I downloaded it a couple of days ago to try out and since I've been sitting in the waiting room of the car dealership for a few hours now, there was no better time to play around with it and see what it can do. I am impressed. It's significantly different from tools I've previously used for mapping.
- I've used CmapTools extensively in the past as a mapping tool but I have not really used it as a concept mapping tool per se. I was putting entire sentences rather than distinct concepts in each node and not using the linking phrases. CmapTools is very flexible and can be used in ways that it wasn't intended for, and so I did. TiddlyMap doesn't have that flexibility YET since each node is attached to a tiddler, it allows me to connect a node to a great deal of information, including links, images and entire paragraphs of text if I need to. That's also possible with CmapTools but more awkward. Going back to a mapping approach that sticks to main concepts and linking phrases has been easy but that could be because of the simple types of maps I was working with for practice.
- I've made extensive use of the ability to link maps built with CmapTools. I've developed knowledge systems that have hundreds of maps linked and cross-referenced in every possible direction. TiddlyMap is meant for a single map. The trick is that nodes can be tagged and views created so that only nodes with a specific tag are visible. This allows me to show high level maps without all the confusing details, yet also only the details of a particular topic when I want to. In the case of the map above, I tagged all the nodes that you can see as "tools" and the map is based on a subset of nodes with that tag, yet part of a much bigger map.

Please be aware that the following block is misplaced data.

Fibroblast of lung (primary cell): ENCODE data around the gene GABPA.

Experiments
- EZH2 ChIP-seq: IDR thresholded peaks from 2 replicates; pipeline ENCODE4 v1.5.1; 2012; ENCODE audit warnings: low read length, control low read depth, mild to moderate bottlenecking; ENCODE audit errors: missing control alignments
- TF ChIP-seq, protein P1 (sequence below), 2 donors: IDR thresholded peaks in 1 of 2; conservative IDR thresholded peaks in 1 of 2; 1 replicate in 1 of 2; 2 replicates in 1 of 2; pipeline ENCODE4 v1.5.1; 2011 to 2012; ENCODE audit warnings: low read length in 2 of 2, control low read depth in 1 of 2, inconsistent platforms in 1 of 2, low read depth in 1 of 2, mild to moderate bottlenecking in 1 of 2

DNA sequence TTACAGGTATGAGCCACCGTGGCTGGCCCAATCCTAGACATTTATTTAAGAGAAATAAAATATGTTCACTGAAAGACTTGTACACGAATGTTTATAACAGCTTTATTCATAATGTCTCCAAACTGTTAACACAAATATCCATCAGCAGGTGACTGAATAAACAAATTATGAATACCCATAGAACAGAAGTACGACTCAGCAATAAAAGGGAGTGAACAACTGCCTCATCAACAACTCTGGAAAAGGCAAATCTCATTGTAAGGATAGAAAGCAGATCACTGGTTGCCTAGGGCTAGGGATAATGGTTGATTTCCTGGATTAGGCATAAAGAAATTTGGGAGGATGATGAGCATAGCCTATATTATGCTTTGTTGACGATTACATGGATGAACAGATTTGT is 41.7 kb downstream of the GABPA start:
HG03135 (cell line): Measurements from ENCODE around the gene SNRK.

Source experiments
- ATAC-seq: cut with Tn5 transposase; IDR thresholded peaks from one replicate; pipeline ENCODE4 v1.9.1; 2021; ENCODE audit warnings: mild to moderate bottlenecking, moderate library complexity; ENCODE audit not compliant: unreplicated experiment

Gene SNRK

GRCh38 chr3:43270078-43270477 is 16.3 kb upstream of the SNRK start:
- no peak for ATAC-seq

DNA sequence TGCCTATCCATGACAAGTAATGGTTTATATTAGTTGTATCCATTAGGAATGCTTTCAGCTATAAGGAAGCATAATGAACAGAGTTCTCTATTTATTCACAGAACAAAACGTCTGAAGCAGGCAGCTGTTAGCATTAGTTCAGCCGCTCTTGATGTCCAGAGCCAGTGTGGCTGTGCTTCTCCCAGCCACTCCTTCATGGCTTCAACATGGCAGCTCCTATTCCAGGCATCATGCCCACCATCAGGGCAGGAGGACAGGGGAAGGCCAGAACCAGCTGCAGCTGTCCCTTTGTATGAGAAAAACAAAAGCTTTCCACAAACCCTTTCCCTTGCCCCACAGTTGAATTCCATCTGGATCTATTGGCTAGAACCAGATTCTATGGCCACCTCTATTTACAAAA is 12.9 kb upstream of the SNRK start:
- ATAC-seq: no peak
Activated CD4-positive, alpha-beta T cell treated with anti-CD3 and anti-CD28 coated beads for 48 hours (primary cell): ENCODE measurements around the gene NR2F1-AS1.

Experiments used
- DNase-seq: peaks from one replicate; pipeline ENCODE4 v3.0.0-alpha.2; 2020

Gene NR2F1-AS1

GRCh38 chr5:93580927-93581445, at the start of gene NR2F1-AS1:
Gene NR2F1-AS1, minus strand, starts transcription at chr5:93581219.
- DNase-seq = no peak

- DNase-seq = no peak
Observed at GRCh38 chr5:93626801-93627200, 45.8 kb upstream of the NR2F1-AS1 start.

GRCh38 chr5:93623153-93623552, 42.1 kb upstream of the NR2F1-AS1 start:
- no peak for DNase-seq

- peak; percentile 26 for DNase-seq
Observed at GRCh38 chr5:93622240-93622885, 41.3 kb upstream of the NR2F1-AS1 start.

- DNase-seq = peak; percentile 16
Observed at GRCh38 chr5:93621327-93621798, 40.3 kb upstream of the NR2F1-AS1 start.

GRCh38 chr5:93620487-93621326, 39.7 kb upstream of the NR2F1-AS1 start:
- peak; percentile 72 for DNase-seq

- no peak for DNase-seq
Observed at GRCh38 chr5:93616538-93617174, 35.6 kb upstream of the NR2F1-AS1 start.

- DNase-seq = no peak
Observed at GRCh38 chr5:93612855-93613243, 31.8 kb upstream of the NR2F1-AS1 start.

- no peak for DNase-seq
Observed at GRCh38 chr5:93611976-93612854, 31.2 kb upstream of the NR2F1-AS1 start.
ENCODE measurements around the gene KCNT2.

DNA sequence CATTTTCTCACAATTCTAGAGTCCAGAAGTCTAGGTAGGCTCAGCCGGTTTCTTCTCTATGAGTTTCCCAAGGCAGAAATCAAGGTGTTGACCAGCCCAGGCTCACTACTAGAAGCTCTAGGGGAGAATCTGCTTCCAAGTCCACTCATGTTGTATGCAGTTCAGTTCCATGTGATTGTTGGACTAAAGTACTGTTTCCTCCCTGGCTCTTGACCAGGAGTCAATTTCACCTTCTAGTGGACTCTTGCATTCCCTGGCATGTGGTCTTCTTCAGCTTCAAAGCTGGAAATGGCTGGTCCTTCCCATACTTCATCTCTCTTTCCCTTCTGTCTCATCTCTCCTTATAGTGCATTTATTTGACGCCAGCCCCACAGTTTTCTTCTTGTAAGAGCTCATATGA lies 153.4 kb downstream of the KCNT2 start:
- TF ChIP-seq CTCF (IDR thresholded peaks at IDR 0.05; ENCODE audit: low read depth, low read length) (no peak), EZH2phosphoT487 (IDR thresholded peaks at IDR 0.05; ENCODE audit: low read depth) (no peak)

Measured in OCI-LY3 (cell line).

Technically, it's one canvas but there's nothing preventing me from developing completely separate maps on that one canvas. Each view can be a completely separate map.
- I also like the ability to embed a map (or specific map view) in a tiddler.
- The nodes and links have many styling options (nothing much is pre-populated), but as with anything TiddlyWiki-related, it's good to have a little bit of a coder's brain.
Many thanks for sharing your thoughts on TiddlyMap, I really enjoyed reading the article! For me as a developer it is always of great value to receive this kind of sophisticated feedback :) With all the options TiddlyMap offers by now, I am sometimes slightly worried that less experienced users might feel a bit overwhelmed by the possibilities that exist (especially when it comes to styling nodes and edges). For this reason I found your last advice of having a little bit of a coder's brain quite suitable :)
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